Image By Doc. RNDr. Josef Reischig, CSc. / CC BY-SA 3.0

A Bug That Lives in Other Bugs

The Strepsiptera is one of the creepiest, most unnerving bugs we have ever discussed in this blog. What makes it so creepy is that they are born, and even live inside of other bugs, such as wasps, bees, and cockroaches. Adult male Strepsipteras do not live very long at all. Most of the time they do not live for more than 5 hours, and don't even feed during that time frame. On the other hand, females live for a lot longer, but they actually live inside of the insect they are born in! The Strepsiptera females, living inside of the abdomen of a wasp or bee, release a hormone, which the males use to locate them. Very painfully to the host, the Strepsiptera female pokes its anterior region out of the body of the host, breaking the skin and causing extreme pain to the host insect. The males, having been attracted by the hormone from the females, find the females anterior sticking out of the hosts body, and then mate with it. Once this process is complete the male has no other purpose and he dies quickly. However, the female still has a job to do. The female becomes pregnant with not just a few larvae, but literally thousands of minuscule larvae with legs. These larvae then eat their mother from the inside! Child birth is painful enough, but imagine being eaten alive from the insides of your stomach by thousands of small larvae! Throughout this whole process, the host insect remains alive, and in pain, as well surprisingly. Once the larvae have eaten their way out of their mother, they still have to get out of the original host insect. They begin making their way to the head. Once they get to the hear, they push and eat their way out of the head of the host insect, thus killing it as well. Once they have eaten their way out of both their mother, and the original host, they go on looking for a new host to begin their life in. Once they find a new host they find a way into its body, many times finding a small hole or scratch in the insects skin they can exploit. Once inside of the new host they no longer have a need for their legs, so they go through a process called hypermetamorphosis, which turns them into a legless version of themselves. They then trick the host insects body into making a mag-like structure inside of its abdomen that feeds the Strepsiptera and also even protects it from immune deficiencies of the host. If the larvae is a male, once it is fully grown inside of the host, it will then grow a pair of wings and break out of the host. Then its only purpose is to find a female to reproduce with, and the cycle begins all over again.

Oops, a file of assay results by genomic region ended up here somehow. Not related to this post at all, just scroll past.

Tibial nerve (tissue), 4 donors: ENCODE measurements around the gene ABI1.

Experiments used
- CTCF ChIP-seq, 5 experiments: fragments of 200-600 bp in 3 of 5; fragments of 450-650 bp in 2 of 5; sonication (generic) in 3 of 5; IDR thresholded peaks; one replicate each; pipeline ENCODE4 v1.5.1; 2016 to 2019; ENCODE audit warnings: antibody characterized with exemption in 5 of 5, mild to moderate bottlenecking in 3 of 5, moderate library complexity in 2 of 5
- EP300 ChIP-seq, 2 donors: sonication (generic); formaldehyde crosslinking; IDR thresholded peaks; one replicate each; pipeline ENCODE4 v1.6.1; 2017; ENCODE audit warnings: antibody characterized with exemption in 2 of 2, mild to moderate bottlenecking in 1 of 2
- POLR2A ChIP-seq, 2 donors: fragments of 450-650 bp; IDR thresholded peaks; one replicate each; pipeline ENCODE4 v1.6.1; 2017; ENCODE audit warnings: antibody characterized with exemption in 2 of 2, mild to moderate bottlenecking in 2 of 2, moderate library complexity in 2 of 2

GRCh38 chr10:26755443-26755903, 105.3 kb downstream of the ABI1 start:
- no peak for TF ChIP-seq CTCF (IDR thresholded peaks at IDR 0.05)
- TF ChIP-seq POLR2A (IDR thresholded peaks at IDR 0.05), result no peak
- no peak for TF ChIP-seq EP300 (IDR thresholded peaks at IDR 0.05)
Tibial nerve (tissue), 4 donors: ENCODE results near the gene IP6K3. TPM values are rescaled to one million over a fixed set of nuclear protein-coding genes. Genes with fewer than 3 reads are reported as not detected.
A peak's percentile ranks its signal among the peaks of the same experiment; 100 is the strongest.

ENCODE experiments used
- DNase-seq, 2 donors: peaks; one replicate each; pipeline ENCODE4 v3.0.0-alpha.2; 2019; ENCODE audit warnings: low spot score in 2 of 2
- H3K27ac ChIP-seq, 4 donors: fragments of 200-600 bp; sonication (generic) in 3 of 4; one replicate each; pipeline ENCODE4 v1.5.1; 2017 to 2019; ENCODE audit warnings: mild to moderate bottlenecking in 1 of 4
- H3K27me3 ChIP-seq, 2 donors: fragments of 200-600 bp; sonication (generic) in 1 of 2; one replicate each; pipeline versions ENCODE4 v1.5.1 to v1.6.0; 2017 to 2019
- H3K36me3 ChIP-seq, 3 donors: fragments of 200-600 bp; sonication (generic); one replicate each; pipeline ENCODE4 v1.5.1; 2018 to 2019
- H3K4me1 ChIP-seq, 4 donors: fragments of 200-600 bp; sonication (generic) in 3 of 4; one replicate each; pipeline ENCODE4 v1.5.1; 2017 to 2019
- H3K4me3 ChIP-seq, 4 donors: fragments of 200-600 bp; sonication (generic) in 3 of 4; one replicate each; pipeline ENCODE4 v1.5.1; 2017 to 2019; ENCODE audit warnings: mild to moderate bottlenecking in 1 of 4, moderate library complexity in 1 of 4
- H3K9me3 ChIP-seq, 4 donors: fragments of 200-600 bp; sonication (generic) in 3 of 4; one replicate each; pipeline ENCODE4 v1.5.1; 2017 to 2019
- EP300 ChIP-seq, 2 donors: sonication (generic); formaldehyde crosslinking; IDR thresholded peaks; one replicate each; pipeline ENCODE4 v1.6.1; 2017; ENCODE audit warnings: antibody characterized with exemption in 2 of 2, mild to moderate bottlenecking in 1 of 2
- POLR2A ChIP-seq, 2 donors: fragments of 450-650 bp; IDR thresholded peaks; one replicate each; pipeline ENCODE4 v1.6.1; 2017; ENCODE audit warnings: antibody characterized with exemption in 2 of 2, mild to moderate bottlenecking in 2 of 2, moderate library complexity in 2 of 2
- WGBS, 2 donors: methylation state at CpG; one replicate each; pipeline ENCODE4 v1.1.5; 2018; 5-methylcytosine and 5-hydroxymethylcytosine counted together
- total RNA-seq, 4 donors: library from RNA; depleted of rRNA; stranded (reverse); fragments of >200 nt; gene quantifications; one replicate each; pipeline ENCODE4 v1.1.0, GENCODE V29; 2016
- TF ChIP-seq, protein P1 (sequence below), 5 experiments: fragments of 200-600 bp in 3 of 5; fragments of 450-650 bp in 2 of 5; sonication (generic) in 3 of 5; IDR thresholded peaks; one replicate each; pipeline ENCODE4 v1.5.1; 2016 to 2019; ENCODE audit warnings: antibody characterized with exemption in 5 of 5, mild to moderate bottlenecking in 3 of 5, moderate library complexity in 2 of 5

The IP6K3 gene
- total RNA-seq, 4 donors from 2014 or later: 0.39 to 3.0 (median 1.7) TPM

Image of the Strepsiptera's abdomen sticking out of a host abdomen | Image By  maxson.erin  \  CC BY 2.0

Image of the Strepsiptera's abdomen sticking out of a host abdomen | Image By maxson.erin \ CC BY 2.0

Adult male Strepsiptera have eyes unlike any other insect in the world. Instead of compound eyes like the flies we discussed in a previous blog, their eyes are made up of a few dozen "eyelets" that each produce a complete image individually. This means that they see the same whole entire image 12 times over, giving them an extreme ability to analyze whatever they are looking at. 

This is definitely the creepiest bug we have discussed so far, and it looks like it is going to remain that way. Not only does it live inside of another bug, but it then busts out of it and kills it! This sounds like something a monster from a horror movie would be based on. Thankfully these small creatures only use bugs as their hosts, so lets hope that as time goes on they don't develop a taste for the insides of humans for to live in!